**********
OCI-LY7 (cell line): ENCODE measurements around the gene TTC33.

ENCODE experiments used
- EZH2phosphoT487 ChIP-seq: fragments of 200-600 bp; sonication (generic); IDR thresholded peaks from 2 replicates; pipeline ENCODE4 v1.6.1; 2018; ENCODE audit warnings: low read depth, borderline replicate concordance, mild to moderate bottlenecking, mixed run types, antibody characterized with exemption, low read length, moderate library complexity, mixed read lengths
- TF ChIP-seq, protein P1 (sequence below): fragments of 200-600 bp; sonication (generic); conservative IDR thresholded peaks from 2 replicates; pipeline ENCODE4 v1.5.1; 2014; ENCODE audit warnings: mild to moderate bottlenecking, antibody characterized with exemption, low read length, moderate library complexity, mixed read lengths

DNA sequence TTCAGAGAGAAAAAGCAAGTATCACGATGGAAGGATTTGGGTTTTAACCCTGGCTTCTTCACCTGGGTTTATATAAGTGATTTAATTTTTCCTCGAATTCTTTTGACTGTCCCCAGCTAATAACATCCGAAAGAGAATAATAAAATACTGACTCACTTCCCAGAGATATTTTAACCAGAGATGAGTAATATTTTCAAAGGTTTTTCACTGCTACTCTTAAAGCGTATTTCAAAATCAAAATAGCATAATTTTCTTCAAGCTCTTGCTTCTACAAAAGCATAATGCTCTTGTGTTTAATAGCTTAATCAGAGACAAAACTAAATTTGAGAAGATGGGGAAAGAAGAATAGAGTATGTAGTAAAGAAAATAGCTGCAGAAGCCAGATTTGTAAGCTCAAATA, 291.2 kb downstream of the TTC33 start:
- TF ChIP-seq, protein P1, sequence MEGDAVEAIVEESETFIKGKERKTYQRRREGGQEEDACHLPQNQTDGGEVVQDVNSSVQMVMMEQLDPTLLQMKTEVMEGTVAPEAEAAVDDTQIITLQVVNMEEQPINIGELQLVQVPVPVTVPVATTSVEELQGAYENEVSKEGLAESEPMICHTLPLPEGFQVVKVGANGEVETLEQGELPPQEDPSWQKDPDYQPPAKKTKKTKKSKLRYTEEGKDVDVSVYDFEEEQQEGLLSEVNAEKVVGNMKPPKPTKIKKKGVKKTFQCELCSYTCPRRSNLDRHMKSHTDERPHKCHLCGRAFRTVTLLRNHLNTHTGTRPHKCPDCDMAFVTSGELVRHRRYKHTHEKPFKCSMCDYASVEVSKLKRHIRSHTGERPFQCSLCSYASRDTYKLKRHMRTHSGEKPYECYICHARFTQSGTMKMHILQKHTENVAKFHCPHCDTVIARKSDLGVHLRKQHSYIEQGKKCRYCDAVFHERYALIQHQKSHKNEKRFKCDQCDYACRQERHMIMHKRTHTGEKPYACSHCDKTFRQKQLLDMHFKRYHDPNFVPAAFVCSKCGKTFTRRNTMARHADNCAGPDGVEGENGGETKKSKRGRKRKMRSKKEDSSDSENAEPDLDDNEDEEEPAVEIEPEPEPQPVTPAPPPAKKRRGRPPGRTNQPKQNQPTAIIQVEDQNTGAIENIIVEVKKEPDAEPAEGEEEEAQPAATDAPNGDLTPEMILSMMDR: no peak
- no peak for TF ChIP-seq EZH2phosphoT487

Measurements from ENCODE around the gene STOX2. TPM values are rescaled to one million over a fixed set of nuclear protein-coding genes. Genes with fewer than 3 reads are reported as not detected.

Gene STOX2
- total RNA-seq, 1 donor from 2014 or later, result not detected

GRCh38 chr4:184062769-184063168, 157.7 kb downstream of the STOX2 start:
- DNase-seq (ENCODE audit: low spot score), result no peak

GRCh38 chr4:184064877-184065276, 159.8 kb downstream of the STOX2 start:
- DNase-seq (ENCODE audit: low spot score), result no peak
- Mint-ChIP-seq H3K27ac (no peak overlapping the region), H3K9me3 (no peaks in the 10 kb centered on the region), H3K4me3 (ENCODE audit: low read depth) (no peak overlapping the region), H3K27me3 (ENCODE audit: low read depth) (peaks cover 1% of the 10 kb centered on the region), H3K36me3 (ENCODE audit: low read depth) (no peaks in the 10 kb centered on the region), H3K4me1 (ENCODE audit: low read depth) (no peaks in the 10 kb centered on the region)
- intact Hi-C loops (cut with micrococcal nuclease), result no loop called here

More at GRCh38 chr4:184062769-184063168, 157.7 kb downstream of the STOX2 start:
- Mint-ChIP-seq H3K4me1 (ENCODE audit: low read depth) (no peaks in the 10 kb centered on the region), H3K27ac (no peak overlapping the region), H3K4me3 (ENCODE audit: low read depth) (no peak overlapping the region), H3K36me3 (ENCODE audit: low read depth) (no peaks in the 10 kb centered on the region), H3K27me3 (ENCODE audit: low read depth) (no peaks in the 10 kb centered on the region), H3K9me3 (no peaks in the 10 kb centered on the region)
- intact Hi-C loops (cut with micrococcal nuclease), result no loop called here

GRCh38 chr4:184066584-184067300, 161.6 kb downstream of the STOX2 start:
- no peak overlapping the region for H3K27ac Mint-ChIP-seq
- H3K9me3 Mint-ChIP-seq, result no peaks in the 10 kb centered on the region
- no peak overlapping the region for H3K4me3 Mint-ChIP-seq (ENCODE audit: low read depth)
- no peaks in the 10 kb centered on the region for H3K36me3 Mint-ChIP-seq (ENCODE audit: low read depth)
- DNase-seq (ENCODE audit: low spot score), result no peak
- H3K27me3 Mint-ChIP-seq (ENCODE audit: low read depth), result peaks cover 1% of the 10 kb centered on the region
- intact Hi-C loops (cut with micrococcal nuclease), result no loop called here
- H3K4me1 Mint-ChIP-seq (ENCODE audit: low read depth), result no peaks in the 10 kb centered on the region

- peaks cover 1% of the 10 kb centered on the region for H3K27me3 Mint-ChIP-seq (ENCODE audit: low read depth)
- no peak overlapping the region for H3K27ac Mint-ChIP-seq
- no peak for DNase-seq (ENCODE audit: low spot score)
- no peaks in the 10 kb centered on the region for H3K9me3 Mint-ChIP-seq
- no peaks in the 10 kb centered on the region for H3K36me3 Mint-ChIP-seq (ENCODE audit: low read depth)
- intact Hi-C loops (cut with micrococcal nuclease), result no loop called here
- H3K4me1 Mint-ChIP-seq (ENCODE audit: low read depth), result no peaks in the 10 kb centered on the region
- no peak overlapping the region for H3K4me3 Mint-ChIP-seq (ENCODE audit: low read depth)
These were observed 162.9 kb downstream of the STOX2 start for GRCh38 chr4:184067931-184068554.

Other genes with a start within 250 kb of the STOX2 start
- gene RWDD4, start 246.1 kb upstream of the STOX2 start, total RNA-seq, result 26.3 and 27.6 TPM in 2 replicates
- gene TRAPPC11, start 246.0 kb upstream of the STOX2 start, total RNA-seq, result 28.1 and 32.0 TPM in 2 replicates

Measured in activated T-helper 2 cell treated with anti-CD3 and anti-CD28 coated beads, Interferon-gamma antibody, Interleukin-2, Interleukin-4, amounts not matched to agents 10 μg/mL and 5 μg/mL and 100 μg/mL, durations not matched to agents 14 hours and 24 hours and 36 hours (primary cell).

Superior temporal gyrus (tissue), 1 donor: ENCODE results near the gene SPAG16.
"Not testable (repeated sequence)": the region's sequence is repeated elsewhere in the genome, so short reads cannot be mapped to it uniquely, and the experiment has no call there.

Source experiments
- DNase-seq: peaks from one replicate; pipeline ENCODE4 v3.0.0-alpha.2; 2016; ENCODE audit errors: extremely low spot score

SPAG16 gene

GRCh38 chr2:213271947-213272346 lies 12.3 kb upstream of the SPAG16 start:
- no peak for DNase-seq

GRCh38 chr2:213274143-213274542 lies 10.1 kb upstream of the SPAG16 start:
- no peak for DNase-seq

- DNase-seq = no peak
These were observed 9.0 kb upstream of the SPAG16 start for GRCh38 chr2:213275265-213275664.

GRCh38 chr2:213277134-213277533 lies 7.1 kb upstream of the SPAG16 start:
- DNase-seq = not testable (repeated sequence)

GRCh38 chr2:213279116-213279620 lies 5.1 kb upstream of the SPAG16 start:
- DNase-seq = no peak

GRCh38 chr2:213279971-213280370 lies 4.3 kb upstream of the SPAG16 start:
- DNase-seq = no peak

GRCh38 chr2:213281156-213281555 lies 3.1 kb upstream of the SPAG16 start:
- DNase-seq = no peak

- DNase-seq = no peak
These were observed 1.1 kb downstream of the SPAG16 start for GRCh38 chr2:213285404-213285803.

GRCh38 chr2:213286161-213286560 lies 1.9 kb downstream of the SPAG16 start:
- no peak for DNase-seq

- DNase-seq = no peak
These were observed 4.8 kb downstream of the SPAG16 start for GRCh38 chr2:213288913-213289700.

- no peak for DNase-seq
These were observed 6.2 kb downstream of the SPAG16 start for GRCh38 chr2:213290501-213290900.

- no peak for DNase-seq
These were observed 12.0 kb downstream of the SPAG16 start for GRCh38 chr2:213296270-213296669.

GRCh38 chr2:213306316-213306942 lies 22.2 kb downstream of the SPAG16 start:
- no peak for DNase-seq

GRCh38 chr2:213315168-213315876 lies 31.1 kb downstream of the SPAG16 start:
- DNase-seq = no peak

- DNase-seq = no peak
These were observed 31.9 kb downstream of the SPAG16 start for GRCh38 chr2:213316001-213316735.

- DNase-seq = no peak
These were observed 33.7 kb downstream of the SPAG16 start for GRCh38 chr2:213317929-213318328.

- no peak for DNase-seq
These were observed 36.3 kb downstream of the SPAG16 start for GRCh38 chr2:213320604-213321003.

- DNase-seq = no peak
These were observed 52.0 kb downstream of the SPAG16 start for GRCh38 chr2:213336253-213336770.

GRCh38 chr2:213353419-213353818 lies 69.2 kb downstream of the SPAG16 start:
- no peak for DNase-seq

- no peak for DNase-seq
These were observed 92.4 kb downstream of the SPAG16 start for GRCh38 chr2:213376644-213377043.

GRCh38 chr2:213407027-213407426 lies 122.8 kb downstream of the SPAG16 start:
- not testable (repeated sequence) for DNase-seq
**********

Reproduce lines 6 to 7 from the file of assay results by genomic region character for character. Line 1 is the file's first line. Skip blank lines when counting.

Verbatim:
- TF ChIP-seq, protein P1, sequence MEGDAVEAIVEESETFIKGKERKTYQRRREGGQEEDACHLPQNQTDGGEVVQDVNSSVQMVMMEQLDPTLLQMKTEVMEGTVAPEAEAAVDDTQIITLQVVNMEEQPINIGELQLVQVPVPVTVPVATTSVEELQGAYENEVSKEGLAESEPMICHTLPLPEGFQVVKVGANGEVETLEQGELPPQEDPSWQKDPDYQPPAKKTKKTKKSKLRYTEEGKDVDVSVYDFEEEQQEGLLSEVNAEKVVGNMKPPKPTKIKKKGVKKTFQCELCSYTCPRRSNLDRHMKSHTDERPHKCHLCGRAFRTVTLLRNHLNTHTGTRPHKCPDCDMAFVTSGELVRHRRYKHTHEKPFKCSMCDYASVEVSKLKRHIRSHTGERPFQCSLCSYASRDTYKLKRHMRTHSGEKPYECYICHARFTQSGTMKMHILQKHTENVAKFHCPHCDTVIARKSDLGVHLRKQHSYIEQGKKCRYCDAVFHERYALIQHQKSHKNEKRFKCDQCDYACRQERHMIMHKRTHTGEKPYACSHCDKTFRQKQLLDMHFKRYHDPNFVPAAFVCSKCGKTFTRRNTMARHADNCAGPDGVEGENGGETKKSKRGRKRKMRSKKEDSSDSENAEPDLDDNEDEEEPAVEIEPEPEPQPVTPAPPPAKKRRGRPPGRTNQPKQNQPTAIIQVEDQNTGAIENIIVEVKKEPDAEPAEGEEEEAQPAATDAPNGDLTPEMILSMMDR: no peak
- no peak for TF ChIP-seq EZH2phosphoT487